SGI provides as a couple additional options for performing backups; bru, Backup, and Restore. These three are very much interconnected as Backup and Restore are simply front end interfaces to bru.
bru supports a large number of options including:
The default parameter that bru uses, such as archive device name and size, are dependent on the system. If no tape device is specified, bru uses the default /dev/tape.
bru can be called from the command line using the following syntax:
bru -options device
bru also be accessed through the Backup and Restore interfaces available under the System menu. This menu offers a Backup & Restore option. If this option is selected a Backup & Restore window appears on the screen. After "Tape drive:" a button will be displayed for each tape drive connected to the system as well as a button labeled "Remote". If the "Remote" button is selected, a field appears where the name of the system can be entered. After selecting a tape drive, an operation, either "Backup" or "Restore", must be selected.
Clicking in the "Accept" button at the bottom of the window will bring up new window where the particular files and directories may be selected for backup or restoration.
In order to restore the root filesystem from tape, a special bootable stand-alone shell (SASH) tape must be created. This is also known as a miniroot tape.
distcp /CDROM/dist/sa name_of_tape_device
Restoring the system when the root filesystem has been damaged requires two tapes; the SASH tape and a full system backup tape.
Starting up the system....
To perform system maintenance instead, press Esc key
Insert the installation tape, then press Enter
Copying installation program to disk....
You may type sh to get a shell prompt at most questions.
Remote or local restore: ([r]emote, [l]ocal): [l]
Make the appropriate selection for the tape drive being used.
Under IRIX 6.2, dump and restore are applicable only to the EFS filesystem. When the XFS filesystem is used, xfsdump and xfsrestore must be used instead. xfsdump and xfsrestore allow data to be backed up or restored on local and remote systems. They can be used for entire filesystems, directories, or individual files.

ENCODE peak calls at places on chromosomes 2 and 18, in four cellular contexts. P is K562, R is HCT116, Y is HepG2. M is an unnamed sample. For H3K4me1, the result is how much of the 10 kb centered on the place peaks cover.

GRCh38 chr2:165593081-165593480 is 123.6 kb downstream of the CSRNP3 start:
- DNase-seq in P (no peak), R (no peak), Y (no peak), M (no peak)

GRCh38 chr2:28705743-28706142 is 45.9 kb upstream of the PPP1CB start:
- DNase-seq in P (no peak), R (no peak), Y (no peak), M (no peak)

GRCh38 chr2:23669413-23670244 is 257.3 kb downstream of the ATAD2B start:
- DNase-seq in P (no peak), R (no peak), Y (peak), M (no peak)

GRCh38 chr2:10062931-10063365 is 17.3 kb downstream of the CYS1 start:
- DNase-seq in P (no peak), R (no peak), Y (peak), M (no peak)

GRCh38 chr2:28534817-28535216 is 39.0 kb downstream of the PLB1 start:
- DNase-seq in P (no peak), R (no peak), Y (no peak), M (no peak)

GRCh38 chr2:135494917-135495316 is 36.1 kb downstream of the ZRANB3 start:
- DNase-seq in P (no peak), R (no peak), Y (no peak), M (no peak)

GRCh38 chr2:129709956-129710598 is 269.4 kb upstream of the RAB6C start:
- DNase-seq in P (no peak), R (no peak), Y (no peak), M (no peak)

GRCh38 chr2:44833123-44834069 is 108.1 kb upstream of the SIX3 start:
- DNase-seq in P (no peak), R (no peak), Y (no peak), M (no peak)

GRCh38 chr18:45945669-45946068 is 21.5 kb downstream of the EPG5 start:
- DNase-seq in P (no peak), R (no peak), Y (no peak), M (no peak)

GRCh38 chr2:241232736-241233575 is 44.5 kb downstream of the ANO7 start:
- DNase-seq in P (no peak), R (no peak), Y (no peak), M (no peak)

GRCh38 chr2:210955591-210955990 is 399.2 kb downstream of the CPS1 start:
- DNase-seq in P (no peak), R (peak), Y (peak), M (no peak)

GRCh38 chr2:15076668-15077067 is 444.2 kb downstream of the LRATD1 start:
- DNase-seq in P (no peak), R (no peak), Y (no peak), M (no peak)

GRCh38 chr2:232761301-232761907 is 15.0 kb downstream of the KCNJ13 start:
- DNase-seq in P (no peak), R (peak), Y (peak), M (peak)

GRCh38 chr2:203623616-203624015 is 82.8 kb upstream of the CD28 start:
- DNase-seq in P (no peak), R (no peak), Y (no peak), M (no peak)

A dump or restore can be interrupted and then resumed at any time. They can also be divided among several drives. All IRIX file types are supported: regular files, directories, symbolic links, block and character device files, hard links, and sockets.
Both commands can be used with a pipe to copy data across filesystems or the network. The syntax is:
xfsdump -s /people/ichabod - /usr | xfsrestore - /tmp
This creates an exact copy of /usr/people/ichabod in the /tmp directory. The -s option specifies a subtree of a main directory, relative to the root directory. To copy this same directory on a network host named headless:
xfsdump -s /people/ichabod - /usr | rsh headless xfsrestore - /tmp
xfsdump allows backups to be performed on on XFS filesystems that are mounted and in-use.Multiple dumps can be placed on the same backup media. To see a summary of the xfsdump syntax and options enter:
Basically the syntax is as follows:
xfsdump -f destination -l level -L session_label -M media_label file_to_back_up
There are several options to xfsdump, but the following are worth noting.
By default, xfsdump keeps a record of all dumps in /var/xfsdump/inventory. The dump inventory can be viewed using the following command:
To see a list of xfsrestore options enter:
The basic syntax for xfsrestore is as follows:
xfsrestore -f source destination
As with xfsdump, there are many options to xfsrestore, including:
Note:IRIX 6.2 does not support bootable tapes.
The IRIX version of mt supports the unload subcommand, which takes the tape drive offline and ejects the tape.
IRIX supports remote backups and restores under tar and cpio as well as bru.
Tape device files under IRIX adhere to following naming convention:
Rewinding Non-rewinding ------------ --------------- /dev/rmt/tps0d3 /dev/rmt/tps0d3nr /dev/tape /dev/nrtape
The default devices, /dev/tape and /dev/nrtape are linked to the first actual device, i.e. /dev/tape is linked to /dev/rmt/tps0d3. Doing an ls -l on /dev will reveal which actual devices the defaults are linked to.
crw-rw-rw- 2 root sys 144 33 April 12 1996 rmt/tps0d3
crw-rw-rw- 2 root sys 144 35 April 12 1996 rmt/tps0d3nr
crw-rw-rw- 2 root sys 144 42 April 12 1996 rmt/tps0d4
crw-rw-rw- 2 root sys 144 42 April 12 1996 rmt/tps0d4nr
crw-rw-rw- 2 root sys 144 33 April 12 1996 tape
crw-rw-rw- 2 root sys 144 35 April 12 1996 nrtape
So here tape and nrtape correspond to the rewinding and non-rewinding modes of device tps0d3. To change the devices that tape and nrtape are linked to use:
rm -f /dev/tape /dev/nrtape
ln /dev/rmt/tps0d4 /dev/tape
ln /dev/rmt/tps0d4nr /dev/nrtape
This will link tape and nrtape to rmt/tps0d4.
By default, SGIs use variable block sizes when backups are created. This can make it difficult to read a tape created on an SGI on any other system. Backups can be created using fixed block size, but this must be specified.